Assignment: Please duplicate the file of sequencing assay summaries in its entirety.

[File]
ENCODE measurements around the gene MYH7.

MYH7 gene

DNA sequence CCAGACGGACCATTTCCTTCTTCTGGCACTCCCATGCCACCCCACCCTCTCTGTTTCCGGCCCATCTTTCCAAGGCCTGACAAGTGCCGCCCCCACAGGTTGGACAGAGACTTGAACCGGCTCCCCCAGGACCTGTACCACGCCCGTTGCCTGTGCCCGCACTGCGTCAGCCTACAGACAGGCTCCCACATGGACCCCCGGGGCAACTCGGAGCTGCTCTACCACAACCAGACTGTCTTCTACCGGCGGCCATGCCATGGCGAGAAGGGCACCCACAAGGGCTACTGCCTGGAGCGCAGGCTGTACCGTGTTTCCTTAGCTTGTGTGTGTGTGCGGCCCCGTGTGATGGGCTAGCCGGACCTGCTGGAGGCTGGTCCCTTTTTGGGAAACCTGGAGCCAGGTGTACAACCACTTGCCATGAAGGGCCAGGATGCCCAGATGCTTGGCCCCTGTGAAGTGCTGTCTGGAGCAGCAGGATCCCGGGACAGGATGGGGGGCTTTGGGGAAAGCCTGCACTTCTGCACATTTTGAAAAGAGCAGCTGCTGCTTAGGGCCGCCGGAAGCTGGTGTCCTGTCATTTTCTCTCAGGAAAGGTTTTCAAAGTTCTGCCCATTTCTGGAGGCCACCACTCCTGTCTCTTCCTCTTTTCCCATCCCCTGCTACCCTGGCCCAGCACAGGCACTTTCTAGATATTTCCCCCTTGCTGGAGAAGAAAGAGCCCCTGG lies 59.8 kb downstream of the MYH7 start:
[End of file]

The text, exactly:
ENCODE measurements around the gene MYH7.

MYH7 gene

DNA sequence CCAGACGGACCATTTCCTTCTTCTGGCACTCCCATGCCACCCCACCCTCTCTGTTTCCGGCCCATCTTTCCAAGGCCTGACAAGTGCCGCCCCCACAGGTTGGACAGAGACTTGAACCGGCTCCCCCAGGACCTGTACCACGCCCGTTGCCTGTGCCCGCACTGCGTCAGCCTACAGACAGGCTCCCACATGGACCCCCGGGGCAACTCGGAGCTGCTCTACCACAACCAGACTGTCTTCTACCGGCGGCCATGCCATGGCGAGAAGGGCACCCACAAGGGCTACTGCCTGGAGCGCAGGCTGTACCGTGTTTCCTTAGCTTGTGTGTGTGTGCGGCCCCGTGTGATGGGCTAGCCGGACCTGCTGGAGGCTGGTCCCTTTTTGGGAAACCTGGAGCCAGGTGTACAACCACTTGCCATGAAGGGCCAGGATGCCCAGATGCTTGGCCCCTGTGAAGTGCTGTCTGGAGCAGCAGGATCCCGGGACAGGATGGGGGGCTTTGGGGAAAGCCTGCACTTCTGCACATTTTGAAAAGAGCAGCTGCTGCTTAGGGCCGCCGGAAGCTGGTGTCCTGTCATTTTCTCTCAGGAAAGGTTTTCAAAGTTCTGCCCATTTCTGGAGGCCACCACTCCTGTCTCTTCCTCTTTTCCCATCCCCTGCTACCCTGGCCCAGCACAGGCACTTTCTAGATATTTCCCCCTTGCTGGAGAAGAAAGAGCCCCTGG lies 59.8 kb downstream of the MYH7 start: